HOT DIPPED GALVANIZED GATES & FENCE
Gates we use steel for the construction of our driveway
gates, and fence. We chose steel
for its durability and strength.
We then give the gate a Hot
Dipped Galvanized (HDG) undercoat. The HDG process
utilize the properties of Zinc to provide protection
to the steel from rust
During the Hot Dip Galvanizing, the gate or fence undergoes
a 12 step process cleaning and preparing the steel,
dipping the frame in various chemical baths,
painting, and curing. One of the steps is to dip the gate
in a Molten Zinc Bath. (In order to fully protect
the steel both inside and out, any gate that is called "corrosion
resistant" should be dipped, not painted.)
Hot Dip Galvanizing
The HDG undercoat
protection to the steel substrate,
which is especially
important in coastal
or other wet environments.
Our Hot Dipped Galvanized finish
has been tested by immersion in saltwater for 1500
hours and another 1500 hours of salt air fog with no
base steel corrosion.
We provide a Lifetime Warranty on the steel substrate of our HDG gates.
Read below for detailed information
on the Hot Dipped Galvanizing process.
Hot Dipped Galvanizing Process
American Galvanizer's Association
The fundamental steps in the galvanizing
Soil and grease removal - A hot alkaline
dirt, oil, grease, shop oil, and soluble markings.
Pickling - Dilute solutions of either
hydrochloric or sulfuric
acid remove surface rust and mill scale to provide
a chemically clean metallic surface.
Fluxing - Steel is immersed in liquid flux
a zinc ammonium chloride solution) to remove oxides and
to prevent oxidation prior to dipping into the molten
zinc bath. In the dry galvanizing process, the item is
separately dipped in a liquid flux bath, removed, allowed
to dry, and then galvanized. In the wet galvanizing process,
the flux floats atop the molten zinc and the item passes
through the flux immediately prior to galvanizing.
Galvanizing - The
article is immersed in a bath of molten zinc at between
815-850 F (435-455 C). During galvanizing,
the zinc metallurgically bonds to the steel, creating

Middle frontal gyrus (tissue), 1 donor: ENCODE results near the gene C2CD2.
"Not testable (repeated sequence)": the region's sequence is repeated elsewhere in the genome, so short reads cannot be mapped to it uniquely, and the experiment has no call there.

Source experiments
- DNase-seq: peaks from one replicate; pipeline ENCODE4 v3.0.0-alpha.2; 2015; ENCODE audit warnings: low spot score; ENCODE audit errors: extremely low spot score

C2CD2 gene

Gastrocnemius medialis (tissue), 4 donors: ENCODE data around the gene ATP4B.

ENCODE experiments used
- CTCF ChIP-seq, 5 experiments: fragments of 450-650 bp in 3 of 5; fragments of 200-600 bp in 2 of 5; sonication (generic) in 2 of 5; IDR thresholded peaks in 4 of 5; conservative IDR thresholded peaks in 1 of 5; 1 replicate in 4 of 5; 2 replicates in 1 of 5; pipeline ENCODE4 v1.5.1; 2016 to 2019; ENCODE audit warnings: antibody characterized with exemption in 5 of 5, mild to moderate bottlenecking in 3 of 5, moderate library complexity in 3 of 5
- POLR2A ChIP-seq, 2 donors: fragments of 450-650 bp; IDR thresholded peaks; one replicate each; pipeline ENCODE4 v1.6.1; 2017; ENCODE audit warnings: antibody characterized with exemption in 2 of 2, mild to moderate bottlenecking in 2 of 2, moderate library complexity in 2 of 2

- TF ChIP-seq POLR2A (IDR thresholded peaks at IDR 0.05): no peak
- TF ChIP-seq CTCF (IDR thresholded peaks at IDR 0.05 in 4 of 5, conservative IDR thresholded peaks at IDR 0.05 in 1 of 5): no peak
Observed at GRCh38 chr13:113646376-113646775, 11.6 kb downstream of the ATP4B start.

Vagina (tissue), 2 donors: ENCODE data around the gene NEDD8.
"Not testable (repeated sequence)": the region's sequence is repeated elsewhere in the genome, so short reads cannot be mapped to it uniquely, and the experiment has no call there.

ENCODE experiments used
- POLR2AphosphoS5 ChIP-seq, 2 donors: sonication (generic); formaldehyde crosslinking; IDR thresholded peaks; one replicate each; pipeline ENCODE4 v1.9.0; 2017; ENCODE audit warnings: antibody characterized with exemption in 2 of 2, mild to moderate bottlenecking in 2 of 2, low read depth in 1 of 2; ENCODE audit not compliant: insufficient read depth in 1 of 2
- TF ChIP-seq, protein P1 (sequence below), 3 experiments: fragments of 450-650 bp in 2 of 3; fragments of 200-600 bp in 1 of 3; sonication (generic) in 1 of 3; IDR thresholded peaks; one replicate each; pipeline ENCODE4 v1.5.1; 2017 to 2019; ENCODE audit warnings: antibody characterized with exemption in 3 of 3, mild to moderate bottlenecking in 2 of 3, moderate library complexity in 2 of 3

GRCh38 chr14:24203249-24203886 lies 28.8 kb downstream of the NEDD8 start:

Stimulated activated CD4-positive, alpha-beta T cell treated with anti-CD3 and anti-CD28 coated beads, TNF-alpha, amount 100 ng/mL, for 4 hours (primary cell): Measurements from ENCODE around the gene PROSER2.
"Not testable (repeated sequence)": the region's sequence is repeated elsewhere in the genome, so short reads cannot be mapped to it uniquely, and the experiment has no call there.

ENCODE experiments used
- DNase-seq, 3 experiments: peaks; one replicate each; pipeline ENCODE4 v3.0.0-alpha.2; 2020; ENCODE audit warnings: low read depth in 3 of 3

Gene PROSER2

a series of highly abrasion-resistant zinc-iron alloy
layers, commonly topped by a layer of impact-resistant
Finishing - After the steel is withdrawn
from the galvanizing
bath, excess zinc is removed by draining, vibrating or
- for small items - centrifuging. The galvanized item
is then air-cooled or quenched in liquid.
Inspection - Coating-thickness
and surface-condition inspections complete the process.
The galvanizing process
has existed for more than 250 years and has been a mainstay
of North American industry since the 1890s. Galvanizing
is used throughout various markets to provide steel with
unmatched protection from the ravages of corrosion. A
wide range of steel products from nails to highway guardrail
to the Brooklyn Bridge's suspension wires to NASA's launch
pad sound suppression system benefit from galvanizing's
superior corrosion prevention properties.
Galvanizing's primary component is zinc. This vital
substance is silvery blue-gray in color and makes up
an estimated 0.004% of the earths crust and ranks 25th
in order of abundance. It is essential for the growth
and development of almost all life: Between 1.4 and 2.3
grams of zinc are found in the average adult, and the
World Health Organization has recommended a daily intake
of 15 milligrams. Numerous consumer products including
cold remedies, sunscreens, diaper creams, and nutritional
supplements contain beneficial amounts of zinc, primarily
in the form of zinc oxide.
Even though galvanized steel is blue-gray, it also is
green. The zinc and galvanizing industries work to promote
sustainable development by enhancing zinc's contribution
to society and ensuring that its production and use are
in harmony with the natural environment and the needs
of society, now and in the future.
Zinc, as it is used in galvanizing,
is a healthy metal, completely recyclable. The energy
used to melt zinc is
inversely related to the amount of zinc recycled. Galvanizing
delivers incredible value in terms of protecting our
infrastructure. Less steel is consumed and fewer raw
materials are needed because galvanizing makes bridges,
roads, buildings, etc., last longer.